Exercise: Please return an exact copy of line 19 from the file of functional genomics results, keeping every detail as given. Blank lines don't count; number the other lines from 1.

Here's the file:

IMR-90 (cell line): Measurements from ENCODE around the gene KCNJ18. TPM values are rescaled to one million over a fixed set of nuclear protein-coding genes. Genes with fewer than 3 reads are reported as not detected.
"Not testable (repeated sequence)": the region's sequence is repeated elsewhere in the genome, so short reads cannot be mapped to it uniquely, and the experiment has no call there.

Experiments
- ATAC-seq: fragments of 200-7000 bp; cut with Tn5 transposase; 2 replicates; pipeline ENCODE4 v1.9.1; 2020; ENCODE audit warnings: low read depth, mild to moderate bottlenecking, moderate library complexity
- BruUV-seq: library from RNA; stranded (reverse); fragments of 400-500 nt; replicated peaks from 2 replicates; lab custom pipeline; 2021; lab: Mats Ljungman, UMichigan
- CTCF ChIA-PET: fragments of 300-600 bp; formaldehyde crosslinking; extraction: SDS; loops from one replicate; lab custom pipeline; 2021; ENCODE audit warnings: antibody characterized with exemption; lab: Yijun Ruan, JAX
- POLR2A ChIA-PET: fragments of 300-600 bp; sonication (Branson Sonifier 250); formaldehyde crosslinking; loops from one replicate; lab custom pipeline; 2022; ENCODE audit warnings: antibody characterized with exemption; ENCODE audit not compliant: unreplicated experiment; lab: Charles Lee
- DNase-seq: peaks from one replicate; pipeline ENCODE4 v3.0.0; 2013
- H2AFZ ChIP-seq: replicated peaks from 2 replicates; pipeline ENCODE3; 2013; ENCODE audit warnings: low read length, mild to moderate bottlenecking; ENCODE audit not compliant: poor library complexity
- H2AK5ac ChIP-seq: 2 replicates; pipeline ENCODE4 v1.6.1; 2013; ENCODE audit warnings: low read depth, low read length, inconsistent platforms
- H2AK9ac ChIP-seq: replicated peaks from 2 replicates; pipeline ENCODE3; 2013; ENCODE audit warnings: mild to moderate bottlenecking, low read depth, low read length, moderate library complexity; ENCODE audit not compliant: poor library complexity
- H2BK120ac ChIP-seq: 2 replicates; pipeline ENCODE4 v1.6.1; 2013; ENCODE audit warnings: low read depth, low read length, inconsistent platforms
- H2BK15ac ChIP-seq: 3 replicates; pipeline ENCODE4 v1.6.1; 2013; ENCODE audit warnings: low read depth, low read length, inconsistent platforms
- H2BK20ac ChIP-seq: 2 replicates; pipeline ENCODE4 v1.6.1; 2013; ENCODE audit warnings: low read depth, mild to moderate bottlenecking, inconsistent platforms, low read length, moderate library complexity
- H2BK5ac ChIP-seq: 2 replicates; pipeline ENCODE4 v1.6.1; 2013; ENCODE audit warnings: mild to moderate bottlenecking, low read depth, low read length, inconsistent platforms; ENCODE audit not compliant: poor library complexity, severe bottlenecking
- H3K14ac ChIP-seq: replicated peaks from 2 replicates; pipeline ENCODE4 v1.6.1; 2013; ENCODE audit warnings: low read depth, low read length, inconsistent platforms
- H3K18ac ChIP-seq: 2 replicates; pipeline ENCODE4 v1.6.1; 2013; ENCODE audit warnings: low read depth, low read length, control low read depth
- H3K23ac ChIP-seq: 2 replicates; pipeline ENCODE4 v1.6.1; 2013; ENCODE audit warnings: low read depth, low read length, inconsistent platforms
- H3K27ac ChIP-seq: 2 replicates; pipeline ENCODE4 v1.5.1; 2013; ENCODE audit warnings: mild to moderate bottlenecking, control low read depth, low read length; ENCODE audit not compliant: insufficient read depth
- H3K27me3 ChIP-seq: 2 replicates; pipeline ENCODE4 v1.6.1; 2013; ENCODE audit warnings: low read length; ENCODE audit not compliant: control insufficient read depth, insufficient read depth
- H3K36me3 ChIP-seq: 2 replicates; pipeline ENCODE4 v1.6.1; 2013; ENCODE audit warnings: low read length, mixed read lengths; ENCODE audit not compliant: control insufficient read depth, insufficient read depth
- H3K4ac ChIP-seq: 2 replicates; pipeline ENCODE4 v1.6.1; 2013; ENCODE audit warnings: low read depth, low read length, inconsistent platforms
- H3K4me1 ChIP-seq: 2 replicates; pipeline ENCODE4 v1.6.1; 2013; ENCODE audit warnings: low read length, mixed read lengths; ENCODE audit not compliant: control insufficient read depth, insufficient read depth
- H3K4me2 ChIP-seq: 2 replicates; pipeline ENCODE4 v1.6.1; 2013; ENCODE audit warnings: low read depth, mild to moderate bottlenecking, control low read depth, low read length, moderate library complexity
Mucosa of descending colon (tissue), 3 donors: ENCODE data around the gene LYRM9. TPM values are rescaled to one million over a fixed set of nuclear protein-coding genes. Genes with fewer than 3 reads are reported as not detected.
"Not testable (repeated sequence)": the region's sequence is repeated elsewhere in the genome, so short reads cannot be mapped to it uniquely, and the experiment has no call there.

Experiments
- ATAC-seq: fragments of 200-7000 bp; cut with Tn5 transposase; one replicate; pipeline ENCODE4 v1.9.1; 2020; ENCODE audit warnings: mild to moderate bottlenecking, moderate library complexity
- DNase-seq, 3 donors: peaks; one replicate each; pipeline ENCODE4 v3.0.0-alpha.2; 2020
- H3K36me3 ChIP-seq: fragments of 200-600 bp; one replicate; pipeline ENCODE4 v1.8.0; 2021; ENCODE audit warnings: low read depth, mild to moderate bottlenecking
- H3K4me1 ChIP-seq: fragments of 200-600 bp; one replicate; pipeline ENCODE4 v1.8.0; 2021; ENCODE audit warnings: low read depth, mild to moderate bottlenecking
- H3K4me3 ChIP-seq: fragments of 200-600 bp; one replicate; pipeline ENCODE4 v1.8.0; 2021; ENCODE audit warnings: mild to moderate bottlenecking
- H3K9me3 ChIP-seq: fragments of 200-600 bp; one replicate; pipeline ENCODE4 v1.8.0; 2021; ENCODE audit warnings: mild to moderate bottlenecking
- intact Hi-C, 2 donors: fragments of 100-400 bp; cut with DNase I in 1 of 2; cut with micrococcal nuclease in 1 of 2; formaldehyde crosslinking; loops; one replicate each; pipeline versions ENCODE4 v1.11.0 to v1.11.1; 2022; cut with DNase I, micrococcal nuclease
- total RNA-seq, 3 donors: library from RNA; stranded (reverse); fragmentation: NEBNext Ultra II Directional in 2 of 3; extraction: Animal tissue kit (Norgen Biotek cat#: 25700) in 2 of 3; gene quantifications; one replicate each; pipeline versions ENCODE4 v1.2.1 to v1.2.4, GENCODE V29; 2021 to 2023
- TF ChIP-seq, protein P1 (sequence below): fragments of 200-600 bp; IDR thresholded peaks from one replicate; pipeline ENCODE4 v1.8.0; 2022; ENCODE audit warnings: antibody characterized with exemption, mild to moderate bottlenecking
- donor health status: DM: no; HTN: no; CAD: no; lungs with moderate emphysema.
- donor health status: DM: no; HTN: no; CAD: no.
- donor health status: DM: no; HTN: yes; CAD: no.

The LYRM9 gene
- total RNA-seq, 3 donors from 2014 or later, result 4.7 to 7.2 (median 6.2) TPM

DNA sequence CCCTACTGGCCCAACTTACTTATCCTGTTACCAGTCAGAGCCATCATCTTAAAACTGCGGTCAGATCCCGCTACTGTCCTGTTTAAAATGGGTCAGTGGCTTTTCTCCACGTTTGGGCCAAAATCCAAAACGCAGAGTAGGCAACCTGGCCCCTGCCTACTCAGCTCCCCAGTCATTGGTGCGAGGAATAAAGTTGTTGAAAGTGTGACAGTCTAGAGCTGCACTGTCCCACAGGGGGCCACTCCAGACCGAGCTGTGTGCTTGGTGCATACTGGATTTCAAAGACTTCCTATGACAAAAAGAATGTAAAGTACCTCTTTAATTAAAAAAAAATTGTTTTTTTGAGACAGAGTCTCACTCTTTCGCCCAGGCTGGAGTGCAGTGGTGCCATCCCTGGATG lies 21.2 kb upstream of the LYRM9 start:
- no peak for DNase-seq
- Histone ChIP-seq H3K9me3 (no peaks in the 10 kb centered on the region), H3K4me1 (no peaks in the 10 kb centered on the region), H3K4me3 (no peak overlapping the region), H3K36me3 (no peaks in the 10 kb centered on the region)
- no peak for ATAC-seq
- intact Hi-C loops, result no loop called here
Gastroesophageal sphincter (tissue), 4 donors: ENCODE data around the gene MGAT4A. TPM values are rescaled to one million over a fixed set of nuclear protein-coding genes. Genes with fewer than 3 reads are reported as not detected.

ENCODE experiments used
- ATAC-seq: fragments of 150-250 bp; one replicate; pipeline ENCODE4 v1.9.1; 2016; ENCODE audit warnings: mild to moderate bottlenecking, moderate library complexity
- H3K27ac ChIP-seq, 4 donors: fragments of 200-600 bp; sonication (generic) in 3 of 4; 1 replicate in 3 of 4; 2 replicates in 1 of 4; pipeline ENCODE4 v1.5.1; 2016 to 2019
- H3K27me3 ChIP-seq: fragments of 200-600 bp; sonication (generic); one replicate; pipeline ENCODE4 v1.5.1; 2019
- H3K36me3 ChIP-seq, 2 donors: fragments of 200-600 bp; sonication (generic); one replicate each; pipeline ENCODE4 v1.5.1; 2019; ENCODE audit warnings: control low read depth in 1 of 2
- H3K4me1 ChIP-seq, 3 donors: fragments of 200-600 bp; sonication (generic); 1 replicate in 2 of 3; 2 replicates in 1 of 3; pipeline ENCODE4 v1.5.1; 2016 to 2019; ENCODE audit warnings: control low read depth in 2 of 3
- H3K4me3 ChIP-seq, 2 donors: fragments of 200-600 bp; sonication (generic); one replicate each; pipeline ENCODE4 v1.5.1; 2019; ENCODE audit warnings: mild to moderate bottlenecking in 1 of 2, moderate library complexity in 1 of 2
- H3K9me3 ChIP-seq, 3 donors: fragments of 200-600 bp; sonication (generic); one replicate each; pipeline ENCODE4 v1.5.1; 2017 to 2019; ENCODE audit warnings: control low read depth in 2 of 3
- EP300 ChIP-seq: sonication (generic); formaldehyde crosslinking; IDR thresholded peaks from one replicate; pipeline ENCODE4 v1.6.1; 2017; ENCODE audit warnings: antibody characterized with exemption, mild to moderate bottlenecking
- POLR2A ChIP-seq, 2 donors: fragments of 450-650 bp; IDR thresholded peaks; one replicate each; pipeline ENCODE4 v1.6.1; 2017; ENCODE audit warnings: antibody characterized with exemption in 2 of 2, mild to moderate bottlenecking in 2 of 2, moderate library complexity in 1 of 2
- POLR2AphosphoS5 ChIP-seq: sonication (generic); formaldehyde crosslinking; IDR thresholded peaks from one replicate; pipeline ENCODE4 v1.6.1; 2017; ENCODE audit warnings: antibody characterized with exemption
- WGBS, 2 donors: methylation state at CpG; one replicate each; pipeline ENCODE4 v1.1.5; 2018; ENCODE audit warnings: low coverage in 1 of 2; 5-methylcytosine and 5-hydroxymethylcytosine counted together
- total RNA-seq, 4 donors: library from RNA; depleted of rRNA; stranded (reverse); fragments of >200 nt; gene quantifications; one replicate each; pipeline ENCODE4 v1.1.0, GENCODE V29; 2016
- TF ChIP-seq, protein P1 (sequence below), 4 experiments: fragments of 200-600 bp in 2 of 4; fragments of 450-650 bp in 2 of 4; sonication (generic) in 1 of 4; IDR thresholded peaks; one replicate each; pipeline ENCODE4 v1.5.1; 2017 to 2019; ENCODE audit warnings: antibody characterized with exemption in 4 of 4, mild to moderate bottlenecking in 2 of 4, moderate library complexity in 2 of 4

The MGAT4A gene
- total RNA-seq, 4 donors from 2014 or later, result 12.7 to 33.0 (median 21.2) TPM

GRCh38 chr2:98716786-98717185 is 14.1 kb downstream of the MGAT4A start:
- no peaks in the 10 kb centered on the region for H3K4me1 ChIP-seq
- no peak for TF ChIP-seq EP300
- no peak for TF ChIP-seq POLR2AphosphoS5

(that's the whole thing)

- H3K27ac ChIP-seq: 2 replicates; pipeline ENCODE4 v1.5.1; 2013; ENCODE audit warnings: mild to moderate bottlenecking, control low read depth, low read length; ENCODE audit not compliant: insufficient read depth